Nelly Bassily | July 16, 2012
In Rwanda, having health insurance is no guarantee of receiving medical treatment. Rwandans are required to pay 10% of the cost of medical care. Those who cannot afford modern treatment are turning to traditional healers or self-medication.
Patients are not as keen as earlier to phone 912, the toll-free number for Service d’aide Médicale d’Urgence, or SAMU. SAMU was launched in 2009 to provide emergency support for accident victims and the seriously ill. But since early 2011, SAMU has required that people demonstrate an ability to pay for transportation and medical aid before an ambulance is dispatched.
Patients must pay 10% of the cost of travel — the equivalent of 40 Rwandan francs per kilometre — plus the cost of care during the trip. A villager in Kabuga, 20 kilometres from the capital city of Kigali, says, “When I called the ambulance to rescue my son who had just burned his whole body, I was told that I must first pay FRW 2600 (US $4.30), of which FRW 800 were for the ambulance and the remainder for first aid.” The villager chose not to go to the hospital, knowing that the same amount would need to be paid before his son received any treatment.
At the hospital, the patient must pay 10% of the cost of all materials needed for examinations, treatments, and operations, including syringes, gloves, gauze, disinfectant, serum and even scalpels. A nurse at the University Hospital of Kigali said, “Even in the case of an operation, all equipment must be provided by the patient. If he is not able to buy it, he cannot have medical examinations, let alone medication.” The nurse explained that patients must go back and forth between health insurance and pharmacies to find the necessary papers and medications.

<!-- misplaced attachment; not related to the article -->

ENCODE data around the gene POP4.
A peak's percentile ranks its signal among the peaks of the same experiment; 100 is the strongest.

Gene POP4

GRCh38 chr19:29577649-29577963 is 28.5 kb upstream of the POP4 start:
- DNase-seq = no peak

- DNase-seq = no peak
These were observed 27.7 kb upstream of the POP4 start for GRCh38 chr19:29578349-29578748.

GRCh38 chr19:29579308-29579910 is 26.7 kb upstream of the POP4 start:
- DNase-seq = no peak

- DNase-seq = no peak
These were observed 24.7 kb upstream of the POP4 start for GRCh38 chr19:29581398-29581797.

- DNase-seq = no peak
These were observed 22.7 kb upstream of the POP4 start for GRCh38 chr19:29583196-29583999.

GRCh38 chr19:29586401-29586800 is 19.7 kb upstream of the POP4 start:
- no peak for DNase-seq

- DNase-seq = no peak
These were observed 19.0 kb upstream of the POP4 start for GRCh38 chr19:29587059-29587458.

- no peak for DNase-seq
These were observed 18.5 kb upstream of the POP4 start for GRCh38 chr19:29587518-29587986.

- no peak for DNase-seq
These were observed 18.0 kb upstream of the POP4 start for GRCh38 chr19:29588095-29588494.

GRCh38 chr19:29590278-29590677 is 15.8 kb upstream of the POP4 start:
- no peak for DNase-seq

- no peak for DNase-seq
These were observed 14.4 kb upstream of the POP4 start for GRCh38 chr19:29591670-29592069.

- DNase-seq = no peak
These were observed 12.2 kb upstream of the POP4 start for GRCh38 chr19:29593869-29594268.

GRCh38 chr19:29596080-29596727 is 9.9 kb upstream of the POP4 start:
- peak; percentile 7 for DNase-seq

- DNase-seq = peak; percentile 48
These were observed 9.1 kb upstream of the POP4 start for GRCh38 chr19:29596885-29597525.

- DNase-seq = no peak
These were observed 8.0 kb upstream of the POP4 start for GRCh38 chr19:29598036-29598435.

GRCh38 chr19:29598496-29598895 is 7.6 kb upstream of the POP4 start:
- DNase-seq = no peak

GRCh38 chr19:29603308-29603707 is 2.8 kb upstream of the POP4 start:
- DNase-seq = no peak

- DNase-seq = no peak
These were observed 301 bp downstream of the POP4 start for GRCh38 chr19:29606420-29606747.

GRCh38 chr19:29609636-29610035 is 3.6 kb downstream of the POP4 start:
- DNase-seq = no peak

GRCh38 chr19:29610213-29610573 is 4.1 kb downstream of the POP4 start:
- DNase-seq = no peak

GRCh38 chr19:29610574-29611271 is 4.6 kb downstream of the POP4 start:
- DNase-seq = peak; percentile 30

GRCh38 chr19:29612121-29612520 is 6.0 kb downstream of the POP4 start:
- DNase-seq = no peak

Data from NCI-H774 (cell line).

Since mid-2011, Rwandans have been paying more for health insurance. Annual premiums rose from FRW 1000 per person to FRW 7000, FRW 3000 or FRW 2000, depending on income. This is in addition to the 10% user fees. A nurse in Bugesera in eastern Rwanda says, “A family of six persons in the second category makes annual payments of 18,000 FRW ($30). It is almost impossible for them to pay extra user fees.”
Health insurance covers treatment in public facilities only, not in private establishments. But there are often drug shortages in public pharmacies, and patients must cover the cost of purchasing these medications themselves.
Those in rural areas must pay for transport to hospitals – which are usually in towns – plus lodging. Kantarama lives in Rwamagana, a village in eastern Rwanda. When his son suffered an eye injury, he was transferred to Kabayi in the south of the country. Kantarama says that, because he knew no-one in the region, he had to sell the entire year’s harvest to pay for the cost of transport and lodging.
In 2010, hospitals lost huge sums because many people received medical care but were unable to pay. To limit their losses, the authorities decided that all services must be prepaid. Some institutions will even return an injured person who is unable to pay on arrival. A Kigali-based human rights activist says, “This requirement discourages people and pushes them to go to traditional healers or practice self-medication.” He thinks it would be better to raise premiums than demand money from villagers with little cash to spare.